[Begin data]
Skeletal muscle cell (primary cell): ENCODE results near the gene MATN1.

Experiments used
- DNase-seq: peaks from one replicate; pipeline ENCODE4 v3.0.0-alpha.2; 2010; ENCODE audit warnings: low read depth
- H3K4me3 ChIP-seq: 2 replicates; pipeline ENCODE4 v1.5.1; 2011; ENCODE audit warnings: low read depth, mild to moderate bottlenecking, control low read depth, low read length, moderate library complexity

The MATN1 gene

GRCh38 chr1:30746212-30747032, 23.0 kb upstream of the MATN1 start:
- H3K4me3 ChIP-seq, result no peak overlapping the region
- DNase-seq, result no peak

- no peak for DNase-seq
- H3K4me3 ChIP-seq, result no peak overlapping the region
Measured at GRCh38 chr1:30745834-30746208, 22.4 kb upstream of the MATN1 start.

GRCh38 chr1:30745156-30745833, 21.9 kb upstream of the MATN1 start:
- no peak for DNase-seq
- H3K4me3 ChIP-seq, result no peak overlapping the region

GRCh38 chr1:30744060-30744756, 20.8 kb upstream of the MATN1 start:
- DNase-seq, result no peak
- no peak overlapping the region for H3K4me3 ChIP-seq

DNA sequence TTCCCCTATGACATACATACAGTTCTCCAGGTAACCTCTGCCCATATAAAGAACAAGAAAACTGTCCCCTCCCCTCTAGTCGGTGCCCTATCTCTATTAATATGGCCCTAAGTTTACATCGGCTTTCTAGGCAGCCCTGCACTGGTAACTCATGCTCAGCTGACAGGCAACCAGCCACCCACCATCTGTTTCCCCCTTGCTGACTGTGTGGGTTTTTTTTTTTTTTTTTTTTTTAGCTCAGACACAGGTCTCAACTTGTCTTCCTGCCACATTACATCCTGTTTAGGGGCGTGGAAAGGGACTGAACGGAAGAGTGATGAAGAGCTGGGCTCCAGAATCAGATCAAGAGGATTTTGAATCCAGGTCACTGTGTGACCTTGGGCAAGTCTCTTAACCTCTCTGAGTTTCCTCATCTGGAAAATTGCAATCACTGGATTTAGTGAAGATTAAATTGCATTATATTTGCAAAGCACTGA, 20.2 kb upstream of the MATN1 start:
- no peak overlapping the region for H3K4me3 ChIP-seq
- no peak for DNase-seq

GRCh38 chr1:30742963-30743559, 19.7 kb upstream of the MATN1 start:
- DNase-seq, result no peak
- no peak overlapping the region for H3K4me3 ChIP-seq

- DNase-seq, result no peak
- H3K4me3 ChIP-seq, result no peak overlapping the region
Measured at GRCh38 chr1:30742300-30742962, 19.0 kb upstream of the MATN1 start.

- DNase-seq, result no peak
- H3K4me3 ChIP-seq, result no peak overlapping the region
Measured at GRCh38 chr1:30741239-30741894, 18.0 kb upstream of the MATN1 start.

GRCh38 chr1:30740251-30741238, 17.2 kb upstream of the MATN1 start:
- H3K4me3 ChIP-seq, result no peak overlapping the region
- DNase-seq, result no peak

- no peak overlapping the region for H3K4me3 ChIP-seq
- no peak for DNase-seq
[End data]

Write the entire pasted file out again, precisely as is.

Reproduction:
Skeletal muscle cell (primary cell): ENCODE results near the gene MATN1.

Experiments used
- DNase-seq: peaks from one replicate; pipeline ENCODE4 v3.0.0-alpha.2; 2010; ENCODE audit warnings: low read depth
- H3K4me3 ChIP-seq: 2 replicates; pipeline ENCODE4 v1.5.1; 2011; ENCODE audit warnings: low read depth, mild to moderate bottlenecking, control low read depth, low read length, moderate library complexity

The MATN1 gene

GRCh38 chr1:30746212-30747032, 23.0 kb upstream of the MATN1 start:
- H3K4me3 ChIP-seq, result no peak overlapping the region
- DNase-seq, result no peak

- no peak for DNase-seq
- H3K4me3 ChIP-seq, result no peak overlapping the region
Measured at GRCh38 chr1:30745834-30746208, 22.4 kb upstream of the MATN1 start.

GRCh38 chr1:30745156-30745833, 21.9 kb upstream of the MATN1 start:
- no peak for DNase-seq
- H3K4me3 ChIP-seq, result no peak overlapping the region

GRCh38 chr1:30744060-30744756, 20.8 kb upstream of the MATN1 start:
- DNase-seq, result no peak
- no peak overlapping the region for H3K4me3 ChIP-seq

DNA sequence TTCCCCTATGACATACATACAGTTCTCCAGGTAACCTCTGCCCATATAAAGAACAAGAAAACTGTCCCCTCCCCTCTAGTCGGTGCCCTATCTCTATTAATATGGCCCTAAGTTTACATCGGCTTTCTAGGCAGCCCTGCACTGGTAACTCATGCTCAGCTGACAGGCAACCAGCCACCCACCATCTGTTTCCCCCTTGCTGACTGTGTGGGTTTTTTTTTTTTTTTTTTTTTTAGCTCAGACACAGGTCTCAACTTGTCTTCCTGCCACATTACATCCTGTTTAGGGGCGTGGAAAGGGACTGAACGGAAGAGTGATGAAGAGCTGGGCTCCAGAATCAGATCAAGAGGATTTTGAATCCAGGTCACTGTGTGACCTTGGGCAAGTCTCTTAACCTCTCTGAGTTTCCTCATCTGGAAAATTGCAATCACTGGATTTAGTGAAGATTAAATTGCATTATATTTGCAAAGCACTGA, 20.2 kb upstream of the MATN1 start:
- no peak overlapping the region for H3K4me3 ChIP-seq
- no peak for DNase-seq

GRCh38 chr1:30742963-30743559, 19.7 kb upstream of the MATN1 start:
- DNase-seq, result no peak
- no peak overlapping the region for H3K4me3 ChIP-seq

- DNase-seq, result no peak
- H3K4me3 ChIP-seq, result no peak overlapping the region
Measured at GRCh38 chr1:30742300-30742962, 19.0 kb upstream of the MATN1 start.

- DNase-seq, result no peak
- H3K4me3 ChIP-seq, result no peak overlapping the region
Measured at GRCh38 chr1:30741239-30741894, 18.0 kb upstream of the MATN1 start.

GRCh38 chr1:30740251-30741238, 17.2 kb upstream of the MATN1 start:
- H3K4me3 ChIP-seq, result no peak overlapping the region
- DNase-seq, result no peak

- no peak overlapping the region for H3K4me3 ChIP-seq
- no peak for DNase-seq